Oil prices rose Friday, helped by rising Chinese crude demand and threats of a strike in Africa’s largest oil exporter, but U.S. crude still posted its biggest weekly loss in two months, Reuters reported.
But prices were still on track for their second consecutive weekly loss amid concerns rising U.S. production would undermine OPEC-led supply cuts aimed at curbing the glut.
U.S. West Texas Intermediate crude futures ended Friday’s session 67 cents, or 1.2%, higher, at $57.36 a barrel. The contract fell 1.7% on the week, Kallanish Energy learns.
Brent crude was up $1.25, or 2%, at $63.45/Bbl by 2:26 p.m. ET (1926 GMT), but still heading for a weekly drop.
China’s crude oil imports rose to 9.01 million barrels per day (MMBPD), the second highest on record, data from the General Administration of Customs showed Friday, Reuters reported.
“We have good numbers out of China,” John Macaluso, an analyst at Tyche Capital Advisors, told Reuters. “A lot of the extra imports are not from Saudi Arabia. Iran, Russia and the U.S. are some of the countries picking up the slack.”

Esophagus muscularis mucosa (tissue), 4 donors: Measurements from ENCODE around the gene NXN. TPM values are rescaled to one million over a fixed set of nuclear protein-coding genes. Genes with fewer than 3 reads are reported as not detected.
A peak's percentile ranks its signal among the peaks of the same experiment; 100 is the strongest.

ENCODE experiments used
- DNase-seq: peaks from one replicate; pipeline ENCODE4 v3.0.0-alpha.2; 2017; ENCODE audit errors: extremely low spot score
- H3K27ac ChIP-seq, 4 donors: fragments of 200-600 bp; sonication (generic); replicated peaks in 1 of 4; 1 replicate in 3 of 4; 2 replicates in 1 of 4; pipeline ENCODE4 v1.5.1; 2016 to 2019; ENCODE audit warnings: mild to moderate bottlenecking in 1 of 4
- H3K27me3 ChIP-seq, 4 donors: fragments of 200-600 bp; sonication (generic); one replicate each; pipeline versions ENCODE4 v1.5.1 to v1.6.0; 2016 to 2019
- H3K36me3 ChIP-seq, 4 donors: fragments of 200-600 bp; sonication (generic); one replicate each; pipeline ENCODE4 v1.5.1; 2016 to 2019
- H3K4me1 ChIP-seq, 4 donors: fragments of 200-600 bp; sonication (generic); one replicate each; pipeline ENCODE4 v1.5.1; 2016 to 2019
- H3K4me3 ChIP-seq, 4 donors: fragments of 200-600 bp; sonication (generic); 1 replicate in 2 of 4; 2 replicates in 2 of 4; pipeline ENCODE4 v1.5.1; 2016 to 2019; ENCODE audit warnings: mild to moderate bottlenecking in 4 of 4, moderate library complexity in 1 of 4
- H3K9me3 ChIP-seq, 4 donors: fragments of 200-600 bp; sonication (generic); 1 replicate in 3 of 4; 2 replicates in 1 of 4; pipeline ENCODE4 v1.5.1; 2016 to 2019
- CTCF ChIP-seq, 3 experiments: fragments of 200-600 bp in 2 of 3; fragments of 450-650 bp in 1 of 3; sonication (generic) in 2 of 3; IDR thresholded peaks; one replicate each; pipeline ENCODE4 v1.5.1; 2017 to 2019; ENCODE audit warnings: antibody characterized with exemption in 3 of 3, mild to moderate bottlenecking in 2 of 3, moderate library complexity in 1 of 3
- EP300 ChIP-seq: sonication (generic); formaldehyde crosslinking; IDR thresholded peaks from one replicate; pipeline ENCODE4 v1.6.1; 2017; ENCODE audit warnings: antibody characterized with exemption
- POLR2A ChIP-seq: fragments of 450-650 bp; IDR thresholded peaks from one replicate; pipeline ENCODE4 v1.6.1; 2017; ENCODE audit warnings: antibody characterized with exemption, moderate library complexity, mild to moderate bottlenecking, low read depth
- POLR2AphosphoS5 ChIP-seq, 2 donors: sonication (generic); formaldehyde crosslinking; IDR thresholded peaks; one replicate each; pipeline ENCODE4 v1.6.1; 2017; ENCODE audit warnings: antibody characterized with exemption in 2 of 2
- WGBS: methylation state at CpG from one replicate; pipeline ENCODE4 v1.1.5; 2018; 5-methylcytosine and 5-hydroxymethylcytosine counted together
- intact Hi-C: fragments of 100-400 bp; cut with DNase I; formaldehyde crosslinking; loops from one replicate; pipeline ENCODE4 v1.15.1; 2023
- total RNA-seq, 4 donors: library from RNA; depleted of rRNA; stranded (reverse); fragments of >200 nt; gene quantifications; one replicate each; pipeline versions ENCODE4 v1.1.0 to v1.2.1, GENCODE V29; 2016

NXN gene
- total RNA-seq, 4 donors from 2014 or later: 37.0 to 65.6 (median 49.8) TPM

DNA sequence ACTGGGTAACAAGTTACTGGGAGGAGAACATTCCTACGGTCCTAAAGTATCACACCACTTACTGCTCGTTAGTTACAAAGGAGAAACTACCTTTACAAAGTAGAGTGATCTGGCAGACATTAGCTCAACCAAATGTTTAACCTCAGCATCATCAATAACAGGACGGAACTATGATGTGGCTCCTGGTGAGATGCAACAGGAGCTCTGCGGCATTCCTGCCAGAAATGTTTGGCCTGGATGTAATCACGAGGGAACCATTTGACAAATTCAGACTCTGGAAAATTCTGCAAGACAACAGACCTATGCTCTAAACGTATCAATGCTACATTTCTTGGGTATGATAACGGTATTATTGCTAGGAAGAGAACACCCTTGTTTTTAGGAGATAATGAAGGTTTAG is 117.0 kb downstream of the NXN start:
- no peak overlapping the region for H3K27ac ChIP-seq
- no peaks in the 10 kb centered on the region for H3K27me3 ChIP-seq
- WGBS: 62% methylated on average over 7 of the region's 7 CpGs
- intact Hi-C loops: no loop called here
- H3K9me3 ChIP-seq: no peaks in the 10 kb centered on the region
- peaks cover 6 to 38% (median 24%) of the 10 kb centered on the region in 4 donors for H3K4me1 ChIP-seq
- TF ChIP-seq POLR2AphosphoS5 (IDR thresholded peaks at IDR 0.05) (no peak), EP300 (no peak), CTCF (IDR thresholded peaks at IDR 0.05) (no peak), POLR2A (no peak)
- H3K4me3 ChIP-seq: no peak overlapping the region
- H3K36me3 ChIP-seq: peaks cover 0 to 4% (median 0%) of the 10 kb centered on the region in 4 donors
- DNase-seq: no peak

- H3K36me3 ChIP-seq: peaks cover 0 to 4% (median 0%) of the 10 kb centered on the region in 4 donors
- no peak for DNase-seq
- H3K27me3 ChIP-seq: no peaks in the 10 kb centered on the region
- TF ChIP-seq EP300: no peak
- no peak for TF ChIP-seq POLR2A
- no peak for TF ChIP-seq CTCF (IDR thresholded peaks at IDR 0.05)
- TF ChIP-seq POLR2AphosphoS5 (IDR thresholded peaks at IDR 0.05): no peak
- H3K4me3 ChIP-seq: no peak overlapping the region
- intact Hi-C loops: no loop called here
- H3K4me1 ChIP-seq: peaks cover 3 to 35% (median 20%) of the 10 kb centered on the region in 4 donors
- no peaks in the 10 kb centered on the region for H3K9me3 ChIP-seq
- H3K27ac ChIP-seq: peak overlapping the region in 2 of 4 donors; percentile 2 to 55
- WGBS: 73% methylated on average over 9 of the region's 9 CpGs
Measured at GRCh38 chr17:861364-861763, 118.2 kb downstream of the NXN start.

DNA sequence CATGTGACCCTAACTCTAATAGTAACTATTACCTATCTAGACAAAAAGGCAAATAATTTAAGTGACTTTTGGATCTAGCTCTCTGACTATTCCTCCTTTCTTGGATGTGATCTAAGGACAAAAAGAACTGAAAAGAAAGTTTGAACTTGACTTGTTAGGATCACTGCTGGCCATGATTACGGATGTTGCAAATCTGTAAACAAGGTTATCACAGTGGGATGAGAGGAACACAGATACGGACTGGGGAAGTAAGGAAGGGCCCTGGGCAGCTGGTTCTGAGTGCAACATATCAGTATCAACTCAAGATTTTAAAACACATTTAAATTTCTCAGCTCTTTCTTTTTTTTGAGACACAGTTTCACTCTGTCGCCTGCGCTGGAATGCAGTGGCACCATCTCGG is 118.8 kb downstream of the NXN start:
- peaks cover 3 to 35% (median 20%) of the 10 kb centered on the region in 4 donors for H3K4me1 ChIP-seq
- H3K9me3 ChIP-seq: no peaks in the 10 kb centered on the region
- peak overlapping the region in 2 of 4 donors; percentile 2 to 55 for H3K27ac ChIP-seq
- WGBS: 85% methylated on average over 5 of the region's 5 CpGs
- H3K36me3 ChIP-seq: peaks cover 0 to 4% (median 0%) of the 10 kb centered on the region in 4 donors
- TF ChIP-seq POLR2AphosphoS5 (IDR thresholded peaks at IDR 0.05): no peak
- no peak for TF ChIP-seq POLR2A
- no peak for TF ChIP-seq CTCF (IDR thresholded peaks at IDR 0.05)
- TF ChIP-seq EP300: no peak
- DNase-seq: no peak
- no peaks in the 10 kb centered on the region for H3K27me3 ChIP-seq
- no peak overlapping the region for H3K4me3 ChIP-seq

Booming demand will push China ahead of the U.S. as the world’s biggest crude importer this year. U.S. investment bank Jefferies forecast 2018 global oil demand growth of 1.5 MMBPD, driven by almost 10% demand growth in China.
Tamas Varga, analyst with PVM Oil Associates, told Reuters threats of a strike later this month from a union in Nigeria, Africa’s largest oil exporter, was supportive of prices, as was reduced flow along the Britain’s Forties oil pipeline, one of the grades that sets Brent prices.
But U.S. oil production growth has threatened to undermine production cuts by the Organization of the Petroleum Exporting Countries, Russia and other producers. The group has agreed to extend the pact to the end of 2018.
The voluntary output cuts pushed oil prices higher between June and October, with Brent gaining roughly 40%.
Data last week showed U.S. crude output had risen 25,000 BPD, to 9.7 MMBPD in the week ended Dec. 1 — the highest production since the 1970s and close to the production levels of Russia and Saudi Arabia.